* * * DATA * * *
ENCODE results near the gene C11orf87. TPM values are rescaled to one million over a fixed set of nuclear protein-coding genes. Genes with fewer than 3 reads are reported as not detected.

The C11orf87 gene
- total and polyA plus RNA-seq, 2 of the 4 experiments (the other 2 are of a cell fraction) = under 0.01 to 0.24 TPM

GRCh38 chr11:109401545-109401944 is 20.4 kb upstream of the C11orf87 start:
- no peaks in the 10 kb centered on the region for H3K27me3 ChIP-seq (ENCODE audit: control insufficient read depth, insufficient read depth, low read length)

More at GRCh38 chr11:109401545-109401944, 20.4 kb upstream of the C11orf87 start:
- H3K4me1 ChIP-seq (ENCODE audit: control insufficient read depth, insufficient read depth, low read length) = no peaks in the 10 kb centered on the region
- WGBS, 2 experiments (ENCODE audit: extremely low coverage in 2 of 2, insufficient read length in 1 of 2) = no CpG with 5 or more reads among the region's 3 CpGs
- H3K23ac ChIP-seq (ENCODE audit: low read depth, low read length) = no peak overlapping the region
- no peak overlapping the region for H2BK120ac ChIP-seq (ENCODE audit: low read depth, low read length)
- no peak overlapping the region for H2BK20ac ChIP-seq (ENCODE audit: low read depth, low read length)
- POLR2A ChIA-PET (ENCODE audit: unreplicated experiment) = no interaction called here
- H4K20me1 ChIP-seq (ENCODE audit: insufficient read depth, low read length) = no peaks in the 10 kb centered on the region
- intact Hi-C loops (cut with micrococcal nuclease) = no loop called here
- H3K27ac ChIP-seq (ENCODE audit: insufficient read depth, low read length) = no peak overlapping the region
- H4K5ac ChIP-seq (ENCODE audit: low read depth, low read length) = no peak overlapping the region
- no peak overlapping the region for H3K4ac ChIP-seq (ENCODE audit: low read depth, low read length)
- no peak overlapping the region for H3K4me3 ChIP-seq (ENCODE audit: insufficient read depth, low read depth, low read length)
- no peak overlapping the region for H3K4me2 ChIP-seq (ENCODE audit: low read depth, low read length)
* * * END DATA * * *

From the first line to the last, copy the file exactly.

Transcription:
ENCODE results near the gene C11orf87. TPM values are rescaled to one million over a fixed set of nuclear protein-coding genes. Genes with fewer than 3 reads are reported as not detected.

The C11orf87 gene
- total and polyA plus RNA-seq, 2 of the 4 experiments (the other 2 are of a cell fraction) = under 0.01 to 0.24 TPM

GRCh38 chr11:109401545-109401944 is 20.4 kb upstream of the C11orf87 start:
- no peaks in the 10 kb centered on the region for H3K27me3 ChIP-seq (ENCODE audit: control insufficient read depth, insufficient read depth, low read length)

More at GRCh38 chr11:109401545-109401944, 20.4 kb upstream of the C11orf87 start:
- H3K4me1 ChIP-seq (ENCODE audit: control insufficient read depth, insufficient read depth, low read length) = no peaks in the 10 kb centered on the region
- WGBS, 2 experiments (ENCODE audit: extremely low coverage in 2 of 2, insufficient read length in 1 of 2) = no CpG with 5 or more reads among the region's 3 CpGs
- H3K23ac ChIP-seq (ENCODE audit: low read depth, low read length) = no peak overlapping the region
- no peak overlapping the region for H2BK120ac ChIP-seq (ENCODE audit: low read depth, low read length)
- no peak overlapping the region for H2BK20ac ChIP-seq (ENCODE audit: low read depth, low read length)
- POLR2A ChIA-PET (ENCODE audit: unreplicated experiment) = no interaction called here
- H4K20me1 ChIP-seq (ENCODE audit: insufficient read depth, low read length) = no peaks in the 10 kb centered on the region
- intact Hi-C loops (cut with micrococcal nuclease) = no loop called here
- H3K27ac ChIP-seq (ENCODE audit: insufficient read depth, low read length) = no peak overlapping the region
- H4K5ac ChIP-seq (ENCODE audit: low read depth, low read length) = no peak overlapping the region
- no peak overlapping the region for H3K4ac ChIP-seq (ENCODE audit: low read depth, low read length)
- no peak overlapping the region for H3K4me3 ChIP-seq (ENCODE audit: insufficient read depth, low read depth, low read length)
- no peak overlapping the region for H3K4me2 ChIP-seq (ENCODE audit: low read depth, low read length)